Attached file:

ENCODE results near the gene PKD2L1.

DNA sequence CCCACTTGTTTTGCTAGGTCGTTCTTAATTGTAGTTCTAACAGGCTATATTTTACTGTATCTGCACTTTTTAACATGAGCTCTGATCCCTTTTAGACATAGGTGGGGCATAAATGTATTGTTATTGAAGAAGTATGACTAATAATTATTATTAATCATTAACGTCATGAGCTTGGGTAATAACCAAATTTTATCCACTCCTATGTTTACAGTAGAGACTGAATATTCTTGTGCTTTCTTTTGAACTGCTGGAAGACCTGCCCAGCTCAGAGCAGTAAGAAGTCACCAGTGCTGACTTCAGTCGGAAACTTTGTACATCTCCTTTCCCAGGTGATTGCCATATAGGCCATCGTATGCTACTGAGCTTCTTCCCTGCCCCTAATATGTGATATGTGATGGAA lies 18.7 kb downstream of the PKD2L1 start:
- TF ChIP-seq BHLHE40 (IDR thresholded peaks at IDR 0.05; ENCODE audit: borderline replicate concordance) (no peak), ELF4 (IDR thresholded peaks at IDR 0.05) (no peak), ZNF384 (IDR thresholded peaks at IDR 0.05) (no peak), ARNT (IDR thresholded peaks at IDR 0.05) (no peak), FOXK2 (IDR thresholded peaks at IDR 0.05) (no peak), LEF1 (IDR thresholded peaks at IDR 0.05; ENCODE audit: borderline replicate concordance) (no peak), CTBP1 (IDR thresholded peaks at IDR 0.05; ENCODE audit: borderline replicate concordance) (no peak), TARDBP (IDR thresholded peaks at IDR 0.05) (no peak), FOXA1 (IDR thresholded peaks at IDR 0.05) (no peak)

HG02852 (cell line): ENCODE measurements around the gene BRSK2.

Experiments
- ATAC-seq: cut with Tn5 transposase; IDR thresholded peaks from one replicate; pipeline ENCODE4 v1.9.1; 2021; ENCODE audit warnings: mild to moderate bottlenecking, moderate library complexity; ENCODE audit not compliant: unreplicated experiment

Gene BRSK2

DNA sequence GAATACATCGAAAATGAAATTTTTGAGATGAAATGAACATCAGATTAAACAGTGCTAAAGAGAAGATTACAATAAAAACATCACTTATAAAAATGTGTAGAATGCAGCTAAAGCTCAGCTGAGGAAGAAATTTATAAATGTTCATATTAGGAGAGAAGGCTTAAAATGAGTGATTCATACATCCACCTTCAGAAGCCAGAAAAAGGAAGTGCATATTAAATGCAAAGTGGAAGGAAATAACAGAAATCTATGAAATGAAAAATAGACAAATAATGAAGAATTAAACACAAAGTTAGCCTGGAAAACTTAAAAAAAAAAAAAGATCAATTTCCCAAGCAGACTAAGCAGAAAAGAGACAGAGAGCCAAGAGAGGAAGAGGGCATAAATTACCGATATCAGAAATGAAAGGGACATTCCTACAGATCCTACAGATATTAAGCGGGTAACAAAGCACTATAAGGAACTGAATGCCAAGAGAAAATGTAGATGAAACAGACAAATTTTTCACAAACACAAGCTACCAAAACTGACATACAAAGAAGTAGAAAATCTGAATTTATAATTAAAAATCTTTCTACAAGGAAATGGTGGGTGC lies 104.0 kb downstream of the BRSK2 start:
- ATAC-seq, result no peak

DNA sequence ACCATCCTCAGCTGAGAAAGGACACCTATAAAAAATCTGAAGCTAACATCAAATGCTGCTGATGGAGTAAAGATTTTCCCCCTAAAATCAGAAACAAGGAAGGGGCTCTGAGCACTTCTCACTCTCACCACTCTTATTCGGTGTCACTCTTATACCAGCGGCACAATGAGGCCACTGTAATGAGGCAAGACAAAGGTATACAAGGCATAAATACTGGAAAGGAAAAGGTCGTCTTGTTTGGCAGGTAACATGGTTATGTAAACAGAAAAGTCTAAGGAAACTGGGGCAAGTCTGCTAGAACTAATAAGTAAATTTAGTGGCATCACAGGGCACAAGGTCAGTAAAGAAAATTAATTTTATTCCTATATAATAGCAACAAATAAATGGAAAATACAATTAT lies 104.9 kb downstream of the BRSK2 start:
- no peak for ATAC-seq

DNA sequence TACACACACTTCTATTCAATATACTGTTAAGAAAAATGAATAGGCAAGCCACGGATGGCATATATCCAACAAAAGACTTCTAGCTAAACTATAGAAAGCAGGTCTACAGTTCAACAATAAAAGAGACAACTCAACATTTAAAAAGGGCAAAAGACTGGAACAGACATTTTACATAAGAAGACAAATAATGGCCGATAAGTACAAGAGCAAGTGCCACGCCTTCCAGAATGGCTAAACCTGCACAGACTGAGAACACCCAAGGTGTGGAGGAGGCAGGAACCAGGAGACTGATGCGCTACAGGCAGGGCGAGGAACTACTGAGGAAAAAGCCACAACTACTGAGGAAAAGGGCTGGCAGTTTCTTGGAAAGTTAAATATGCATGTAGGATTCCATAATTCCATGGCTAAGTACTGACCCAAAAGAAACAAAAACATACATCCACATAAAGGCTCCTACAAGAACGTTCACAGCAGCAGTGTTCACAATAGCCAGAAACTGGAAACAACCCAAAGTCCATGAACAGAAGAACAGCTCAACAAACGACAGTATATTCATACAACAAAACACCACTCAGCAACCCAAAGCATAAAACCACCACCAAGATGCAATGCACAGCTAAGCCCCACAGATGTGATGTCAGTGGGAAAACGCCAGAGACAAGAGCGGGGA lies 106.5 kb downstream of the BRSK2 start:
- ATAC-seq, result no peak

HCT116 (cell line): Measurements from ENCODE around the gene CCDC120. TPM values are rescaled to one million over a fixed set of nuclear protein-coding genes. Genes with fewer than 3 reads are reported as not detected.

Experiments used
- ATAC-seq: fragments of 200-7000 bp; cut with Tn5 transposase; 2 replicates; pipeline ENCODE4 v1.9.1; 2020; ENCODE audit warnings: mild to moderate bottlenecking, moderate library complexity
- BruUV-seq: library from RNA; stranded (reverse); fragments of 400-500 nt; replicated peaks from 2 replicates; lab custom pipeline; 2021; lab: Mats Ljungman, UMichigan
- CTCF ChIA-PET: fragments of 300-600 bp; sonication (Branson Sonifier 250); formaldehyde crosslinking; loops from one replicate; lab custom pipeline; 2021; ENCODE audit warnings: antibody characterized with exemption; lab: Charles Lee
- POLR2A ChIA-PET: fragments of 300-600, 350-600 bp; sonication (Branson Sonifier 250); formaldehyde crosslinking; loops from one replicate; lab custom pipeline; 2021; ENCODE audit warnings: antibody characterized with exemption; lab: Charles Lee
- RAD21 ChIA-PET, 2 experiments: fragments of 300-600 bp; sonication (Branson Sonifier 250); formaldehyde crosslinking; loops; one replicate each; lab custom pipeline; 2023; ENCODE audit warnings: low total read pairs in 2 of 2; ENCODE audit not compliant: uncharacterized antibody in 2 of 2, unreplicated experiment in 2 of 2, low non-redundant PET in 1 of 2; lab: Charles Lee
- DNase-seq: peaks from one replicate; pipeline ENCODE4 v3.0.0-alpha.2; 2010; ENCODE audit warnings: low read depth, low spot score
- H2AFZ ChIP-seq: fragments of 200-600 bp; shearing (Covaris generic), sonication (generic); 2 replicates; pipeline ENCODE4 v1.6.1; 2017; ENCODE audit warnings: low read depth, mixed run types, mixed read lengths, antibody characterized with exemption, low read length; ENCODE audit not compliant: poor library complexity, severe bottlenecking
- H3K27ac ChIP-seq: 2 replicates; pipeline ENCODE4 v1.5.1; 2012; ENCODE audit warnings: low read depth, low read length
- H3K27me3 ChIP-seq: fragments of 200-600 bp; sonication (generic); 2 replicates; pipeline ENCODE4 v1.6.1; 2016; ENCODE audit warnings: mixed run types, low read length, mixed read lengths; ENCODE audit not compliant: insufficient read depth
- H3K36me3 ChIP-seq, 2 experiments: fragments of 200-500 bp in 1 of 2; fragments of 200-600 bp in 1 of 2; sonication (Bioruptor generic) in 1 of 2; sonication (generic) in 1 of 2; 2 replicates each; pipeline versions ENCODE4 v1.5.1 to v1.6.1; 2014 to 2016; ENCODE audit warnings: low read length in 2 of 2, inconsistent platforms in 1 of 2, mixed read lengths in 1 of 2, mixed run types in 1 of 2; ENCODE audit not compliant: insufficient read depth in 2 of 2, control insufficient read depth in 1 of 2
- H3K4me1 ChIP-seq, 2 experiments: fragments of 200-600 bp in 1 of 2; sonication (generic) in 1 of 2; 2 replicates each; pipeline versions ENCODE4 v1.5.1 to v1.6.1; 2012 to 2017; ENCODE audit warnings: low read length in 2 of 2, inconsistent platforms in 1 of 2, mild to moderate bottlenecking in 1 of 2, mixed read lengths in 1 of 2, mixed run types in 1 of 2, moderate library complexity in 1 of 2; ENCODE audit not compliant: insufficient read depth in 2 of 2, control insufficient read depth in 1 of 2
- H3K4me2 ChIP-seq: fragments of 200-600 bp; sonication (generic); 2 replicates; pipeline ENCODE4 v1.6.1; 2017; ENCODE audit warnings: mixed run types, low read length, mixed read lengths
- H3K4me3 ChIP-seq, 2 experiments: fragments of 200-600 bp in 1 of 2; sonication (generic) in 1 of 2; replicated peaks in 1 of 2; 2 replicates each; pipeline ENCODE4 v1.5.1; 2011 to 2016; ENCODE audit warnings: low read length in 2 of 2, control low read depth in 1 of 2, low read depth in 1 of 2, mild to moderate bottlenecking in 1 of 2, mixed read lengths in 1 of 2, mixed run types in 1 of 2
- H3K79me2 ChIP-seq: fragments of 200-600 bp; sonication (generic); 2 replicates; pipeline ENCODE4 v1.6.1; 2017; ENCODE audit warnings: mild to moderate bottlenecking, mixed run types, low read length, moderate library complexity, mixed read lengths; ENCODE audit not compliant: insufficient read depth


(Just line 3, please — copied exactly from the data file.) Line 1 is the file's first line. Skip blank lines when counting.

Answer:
- TF ChIP-seq BHLHE40 (IDR thresholded peaks at IDR 0.05; ENCODE audit: borderline replicate concordance) (no peak), ELF4 (IDR thresholded peaks at IDR 0.05) (no peak), ZNF384 (IDR thresholded peaks at IDR 0.05) (no peak), ARNT (IDR thresholded peaks at IDR 0.05) (no peak), FOXK2 (IDR thresholded peaks at IDR 0.05) (no peak), LEF1 (IDR thresholded peaks at IDR 0.05; ENCODE audit: borderline replicate concordance) (no peak), CTBP1 (IDR thresholded peaks at IDR 0.05; ENCODE audit: borderline replicate concordance) (no peak), TARDBP (IDR thresholded peaks at IDR 0.05) (no peak), FOXA1 (IDR thresholded peaks at IDR 0.05) (no peak)